Venice: June 1568

Calendar of State Papers Relating To English Affairs in the Archives of Venice, Volume 7, 1558-1580. Originally published by Her Majesty's Stationery Office, London, 1890.

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'Venice: June 1568', in Calendar of State Papers Relating To English Affairs in the Archives of Venice, Volume 7, 1558-1580, (London, 1890) pp. 416-417. British History Online https://www.british-history.ac.uk/cal-state-papers/venice/vol7/pp416-417 [accessed 25 April 2024]

June 1568

June 6. Original Despatch, Venetian Archives. 426. Giovanni Correr, Venetian Ambassador in France, to the Signory.
The news of the defeat of the troops of the Queen of Scotland was true. She had assembled about eight thousand men, who had flocked to her from divers parts, and for greater security she wished to shut herself up in Dumbarton, which is a very strong castle, but she could not get there without crossing the Clyde, over which there is but one bridge near Glasgow, and that was already occupied by the enemy. It was therefore determined to cross the river where it flows into the sea, a number of boats being sent to the spot for that purpose. The Regent, aware of this, went in pursuit with four thousand men; whereupon the Queen appointed as her Lieutenant-General the Earl of Argyle, who had just joined her, and who is her brother-in-law through his wife, Queen Mary's natural sister, and he with six thousand men gave Murray battle.
The contest lasted for three-quarters of an hour, when the Queen's troops were worsted, but only one hundred and fifty of her followers were killed, for the Regent exerted himself extremely to prevent his troops shedding blood. The prisoners exceeded three hundred, including many noblemen, amongst whom, moreover, is that Lord Seton who was the chief instrument and leader in effecting the Queen's escape. Finding herself defeated, the Queen set out for England, accompanied by a son of the Duke of Châtellerault, by Lord Fleming, by the Earl of Maxwell, and some twenty-five other attendants, and she travelled a distance of one hundred and twenty-five miles without any rest. She stopped at a place called Workington, which is four miles within the English border. She did not discover herself, but was recognised by a Scotchman, who informed the warden of the castle, and the latter went immediately to receive her, with great marks of respect, and posted guards on all sides to prevent pursuit by the enemy.
When the Queen of England heard this news she appeared much pleased, and immediately despatched to Carlisle, where the Queen of Scotland now is, her Lord Chamberlain (sic) and the Governor of the place [Lord Scroop, Warden of the Marches], with clothes of silk and jewels for her wear, and in London a palace is being prepared for her with great pomp. Queen Elizabeth promises to give her all aid for the recovery of her kingdom, and has written to this effect to their Majesties here, who have besought her warmly thus to do; but it is said that she will not allow Queen Mary to come to France, as was believed to be her intention, but will detain her in England until she sees the result, it appearing that there is already some talk of an adjustment.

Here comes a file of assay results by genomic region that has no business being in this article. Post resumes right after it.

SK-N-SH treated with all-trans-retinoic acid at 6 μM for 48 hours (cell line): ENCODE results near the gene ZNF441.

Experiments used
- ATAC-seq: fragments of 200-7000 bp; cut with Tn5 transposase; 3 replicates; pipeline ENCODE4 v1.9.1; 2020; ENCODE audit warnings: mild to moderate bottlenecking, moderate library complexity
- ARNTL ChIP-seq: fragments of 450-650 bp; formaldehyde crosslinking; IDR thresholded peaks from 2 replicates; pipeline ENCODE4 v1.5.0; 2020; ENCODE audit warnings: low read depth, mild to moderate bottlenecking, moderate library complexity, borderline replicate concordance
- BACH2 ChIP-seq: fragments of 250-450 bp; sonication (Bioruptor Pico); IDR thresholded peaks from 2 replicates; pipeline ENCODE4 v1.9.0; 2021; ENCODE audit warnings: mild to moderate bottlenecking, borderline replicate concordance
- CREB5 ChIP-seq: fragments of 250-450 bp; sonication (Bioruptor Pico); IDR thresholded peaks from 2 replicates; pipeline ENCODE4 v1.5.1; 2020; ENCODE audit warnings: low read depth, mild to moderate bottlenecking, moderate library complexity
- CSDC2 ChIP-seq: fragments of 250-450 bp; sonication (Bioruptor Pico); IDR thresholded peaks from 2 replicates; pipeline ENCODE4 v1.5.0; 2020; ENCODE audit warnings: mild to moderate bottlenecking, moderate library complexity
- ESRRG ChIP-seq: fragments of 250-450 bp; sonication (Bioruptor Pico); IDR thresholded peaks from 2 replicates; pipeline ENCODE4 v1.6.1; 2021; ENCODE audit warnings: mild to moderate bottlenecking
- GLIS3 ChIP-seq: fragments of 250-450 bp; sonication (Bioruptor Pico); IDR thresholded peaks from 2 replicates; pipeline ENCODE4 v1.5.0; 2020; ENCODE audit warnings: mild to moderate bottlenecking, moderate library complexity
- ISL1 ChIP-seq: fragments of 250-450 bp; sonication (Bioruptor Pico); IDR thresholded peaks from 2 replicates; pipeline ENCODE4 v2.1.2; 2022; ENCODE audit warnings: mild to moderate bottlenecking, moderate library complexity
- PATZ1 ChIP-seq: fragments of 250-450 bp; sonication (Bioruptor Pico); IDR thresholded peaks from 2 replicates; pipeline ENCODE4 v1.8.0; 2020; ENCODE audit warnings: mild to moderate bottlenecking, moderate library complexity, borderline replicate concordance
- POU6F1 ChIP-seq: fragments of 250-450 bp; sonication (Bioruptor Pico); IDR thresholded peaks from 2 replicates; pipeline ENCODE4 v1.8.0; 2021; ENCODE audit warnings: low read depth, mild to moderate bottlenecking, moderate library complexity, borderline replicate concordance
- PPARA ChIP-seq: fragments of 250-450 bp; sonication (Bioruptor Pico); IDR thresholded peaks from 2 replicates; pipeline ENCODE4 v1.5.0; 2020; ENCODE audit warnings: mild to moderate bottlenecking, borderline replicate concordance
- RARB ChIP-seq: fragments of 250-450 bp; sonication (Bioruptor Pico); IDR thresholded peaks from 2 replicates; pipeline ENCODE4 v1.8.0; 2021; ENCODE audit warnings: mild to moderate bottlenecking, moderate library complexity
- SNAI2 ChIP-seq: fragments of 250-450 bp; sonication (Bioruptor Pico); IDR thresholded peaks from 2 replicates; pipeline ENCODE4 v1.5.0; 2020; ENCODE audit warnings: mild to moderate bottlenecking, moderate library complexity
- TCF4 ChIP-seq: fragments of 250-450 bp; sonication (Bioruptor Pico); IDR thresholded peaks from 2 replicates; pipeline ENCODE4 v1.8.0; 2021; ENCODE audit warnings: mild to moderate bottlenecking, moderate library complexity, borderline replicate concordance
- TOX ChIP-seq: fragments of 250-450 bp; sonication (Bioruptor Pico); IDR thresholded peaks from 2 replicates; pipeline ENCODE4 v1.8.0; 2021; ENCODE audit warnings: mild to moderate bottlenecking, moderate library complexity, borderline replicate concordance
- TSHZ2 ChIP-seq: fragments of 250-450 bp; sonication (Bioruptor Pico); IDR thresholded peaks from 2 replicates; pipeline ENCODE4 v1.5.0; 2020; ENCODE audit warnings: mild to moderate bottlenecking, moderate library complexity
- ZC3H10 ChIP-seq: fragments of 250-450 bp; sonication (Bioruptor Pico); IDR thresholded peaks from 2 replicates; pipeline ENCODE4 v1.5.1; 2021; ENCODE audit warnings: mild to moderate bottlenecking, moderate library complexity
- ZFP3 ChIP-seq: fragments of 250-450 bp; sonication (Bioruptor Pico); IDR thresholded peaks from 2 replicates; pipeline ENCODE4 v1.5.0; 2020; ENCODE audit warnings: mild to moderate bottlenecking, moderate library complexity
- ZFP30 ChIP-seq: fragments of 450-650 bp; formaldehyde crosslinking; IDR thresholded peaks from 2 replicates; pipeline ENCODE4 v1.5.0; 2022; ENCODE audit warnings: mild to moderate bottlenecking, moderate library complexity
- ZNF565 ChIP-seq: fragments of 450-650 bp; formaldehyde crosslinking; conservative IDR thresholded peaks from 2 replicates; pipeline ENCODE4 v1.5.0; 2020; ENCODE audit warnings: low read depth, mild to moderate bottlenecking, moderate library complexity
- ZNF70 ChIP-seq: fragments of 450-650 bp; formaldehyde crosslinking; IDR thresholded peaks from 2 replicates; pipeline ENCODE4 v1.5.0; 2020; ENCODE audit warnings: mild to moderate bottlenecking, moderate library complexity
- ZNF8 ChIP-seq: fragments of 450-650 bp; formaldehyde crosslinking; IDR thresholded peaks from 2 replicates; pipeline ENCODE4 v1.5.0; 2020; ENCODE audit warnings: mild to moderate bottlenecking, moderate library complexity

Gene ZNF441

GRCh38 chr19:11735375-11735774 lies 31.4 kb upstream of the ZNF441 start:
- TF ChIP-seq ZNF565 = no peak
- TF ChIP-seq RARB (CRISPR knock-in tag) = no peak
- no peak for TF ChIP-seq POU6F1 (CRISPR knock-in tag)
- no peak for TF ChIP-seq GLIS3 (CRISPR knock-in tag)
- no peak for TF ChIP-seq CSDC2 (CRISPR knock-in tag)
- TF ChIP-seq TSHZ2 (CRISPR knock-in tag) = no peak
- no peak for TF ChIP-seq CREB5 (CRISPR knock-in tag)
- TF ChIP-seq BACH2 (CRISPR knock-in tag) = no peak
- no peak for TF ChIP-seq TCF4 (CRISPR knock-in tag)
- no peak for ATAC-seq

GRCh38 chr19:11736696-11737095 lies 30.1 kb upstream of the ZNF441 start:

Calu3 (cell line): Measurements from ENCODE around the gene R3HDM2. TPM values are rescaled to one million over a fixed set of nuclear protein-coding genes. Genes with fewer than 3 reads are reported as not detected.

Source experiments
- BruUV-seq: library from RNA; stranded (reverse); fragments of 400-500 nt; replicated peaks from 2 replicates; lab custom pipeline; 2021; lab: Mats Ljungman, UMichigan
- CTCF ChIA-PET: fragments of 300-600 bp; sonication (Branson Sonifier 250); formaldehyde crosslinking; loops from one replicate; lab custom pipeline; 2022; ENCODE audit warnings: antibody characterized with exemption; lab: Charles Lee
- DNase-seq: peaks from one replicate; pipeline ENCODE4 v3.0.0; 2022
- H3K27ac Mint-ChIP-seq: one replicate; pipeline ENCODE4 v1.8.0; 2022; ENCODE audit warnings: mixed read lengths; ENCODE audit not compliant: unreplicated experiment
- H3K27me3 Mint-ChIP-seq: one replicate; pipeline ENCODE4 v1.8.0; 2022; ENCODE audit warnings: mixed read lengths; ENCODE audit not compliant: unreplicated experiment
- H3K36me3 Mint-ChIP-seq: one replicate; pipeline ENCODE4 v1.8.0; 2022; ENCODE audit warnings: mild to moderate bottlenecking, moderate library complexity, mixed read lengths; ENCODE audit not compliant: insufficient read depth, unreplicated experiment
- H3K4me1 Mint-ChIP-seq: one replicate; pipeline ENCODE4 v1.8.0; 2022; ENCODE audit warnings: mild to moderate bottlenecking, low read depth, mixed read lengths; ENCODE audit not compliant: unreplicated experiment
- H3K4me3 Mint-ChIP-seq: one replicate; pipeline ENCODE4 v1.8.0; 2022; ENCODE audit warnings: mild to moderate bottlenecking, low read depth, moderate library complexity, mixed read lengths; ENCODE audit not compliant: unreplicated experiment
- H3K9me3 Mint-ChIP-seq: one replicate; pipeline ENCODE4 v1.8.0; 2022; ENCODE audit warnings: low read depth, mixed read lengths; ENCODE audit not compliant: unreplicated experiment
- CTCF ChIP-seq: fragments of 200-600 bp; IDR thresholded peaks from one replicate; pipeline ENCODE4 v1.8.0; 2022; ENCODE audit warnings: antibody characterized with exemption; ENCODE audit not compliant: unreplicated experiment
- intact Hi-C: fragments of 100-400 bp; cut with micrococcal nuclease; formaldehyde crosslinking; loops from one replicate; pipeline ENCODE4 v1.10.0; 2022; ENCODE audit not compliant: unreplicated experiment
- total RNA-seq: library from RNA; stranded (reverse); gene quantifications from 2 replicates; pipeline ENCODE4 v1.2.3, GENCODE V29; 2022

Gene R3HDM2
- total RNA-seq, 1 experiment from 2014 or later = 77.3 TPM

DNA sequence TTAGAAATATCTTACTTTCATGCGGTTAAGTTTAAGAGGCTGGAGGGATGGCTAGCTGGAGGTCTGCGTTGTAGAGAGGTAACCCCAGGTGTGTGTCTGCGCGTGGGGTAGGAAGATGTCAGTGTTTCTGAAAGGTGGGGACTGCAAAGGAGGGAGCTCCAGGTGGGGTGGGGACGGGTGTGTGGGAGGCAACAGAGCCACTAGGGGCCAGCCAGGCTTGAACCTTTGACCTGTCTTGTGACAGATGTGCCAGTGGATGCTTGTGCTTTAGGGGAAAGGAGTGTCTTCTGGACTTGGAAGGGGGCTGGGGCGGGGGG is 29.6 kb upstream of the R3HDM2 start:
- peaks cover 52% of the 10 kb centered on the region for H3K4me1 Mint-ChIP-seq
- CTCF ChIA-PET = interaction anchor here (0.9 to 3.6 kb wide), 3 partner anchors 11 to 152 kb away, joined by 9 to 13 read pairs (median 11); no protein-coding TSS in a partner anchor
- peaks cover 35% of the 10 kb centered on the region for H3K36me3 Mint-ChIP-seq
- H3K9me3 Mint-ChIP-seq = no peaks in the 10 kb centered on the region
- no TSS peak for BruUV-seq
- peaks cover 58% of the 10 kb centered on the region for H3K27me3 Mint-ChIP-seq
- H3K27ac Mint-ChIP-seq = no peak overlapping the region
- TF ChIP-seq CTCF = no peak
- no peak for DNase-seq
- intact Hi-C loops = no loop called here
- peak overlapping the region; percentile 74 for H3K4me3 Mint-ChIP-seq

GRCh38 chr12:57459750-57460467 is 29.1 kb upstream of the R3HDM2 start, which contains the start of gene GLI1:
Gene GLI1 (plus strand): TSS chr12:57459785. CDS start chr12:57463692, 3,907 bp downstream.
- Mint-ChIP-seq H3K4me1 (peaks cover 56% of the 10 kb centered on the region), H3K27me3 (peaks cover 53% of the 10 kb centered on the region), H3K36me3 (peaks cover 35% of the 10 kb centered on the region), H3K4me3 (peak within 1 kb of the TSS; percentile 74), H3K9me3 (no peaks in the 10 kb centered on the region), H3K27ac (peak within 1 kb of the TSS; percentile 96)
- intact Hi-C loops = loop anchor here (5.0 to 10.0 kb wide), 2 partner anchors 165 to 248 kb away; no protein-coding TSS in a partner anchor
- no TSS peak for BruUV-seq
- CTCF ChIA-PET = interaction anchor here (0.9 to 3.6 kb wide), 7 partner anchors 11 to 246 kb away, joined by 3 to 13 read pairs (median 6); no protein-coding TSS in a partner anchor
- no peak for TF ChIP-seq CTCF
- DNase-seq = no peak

The same Scottish gentleman, John Beaton, who brought the news of Queen Mary's escape, in which he indeed took part, has come to me in her name, to say that all her valuables, and especially her jewels, are in the hands of the enemy, who got possession of them when they imprisoned her. She is now apprehensive of their being sent for sale abroad, and possibly to Venice, which is one of the chief and wealthiest marts in the world; and he therefore requested me to co-operate with him in assisting her by writing to your Serenity, in order that should any jewels reach our city and be recognised, from their extreme beauty and quality, or through any other circumstance, the Signory may be pleased to have them detained until the Queen can send the necessary proofs. This I readily promised him to do, assuring him at the same time, that out of the love ever borne by your Serenity towards his Queen, you would willingly comply with the present request or any other that could possibly be of service to her.
Paris, 6th June 1568.
[Italian.]
June 24. Original Despatch, Venetian Archives. 427. Giovanni Corker, Venetian Ambassador in France, to the Signory.
The Queen of Scotland is approaching London, and has sent Lord Fleming to Queen Elizabeth, who has given him leave to go to the French Court, where Queen Catherine de' Medici and the Guises are expecting the return of Montmorin, whom they had sent to England for news of the real situation of their daughter-in-law and niece, for it was already rumoured that instead of aiding the Queen of Scotland, Queen Elizabeth intended to detain her; and the ground of this suspicion rested on the fact of Middlemore's mission to the Regent Murray, demanding his rejoinder to the charges brought against him by his half-sister, and requesting leniency in favour of her adherents.
Paris, 24th June 1568.
[Italian.]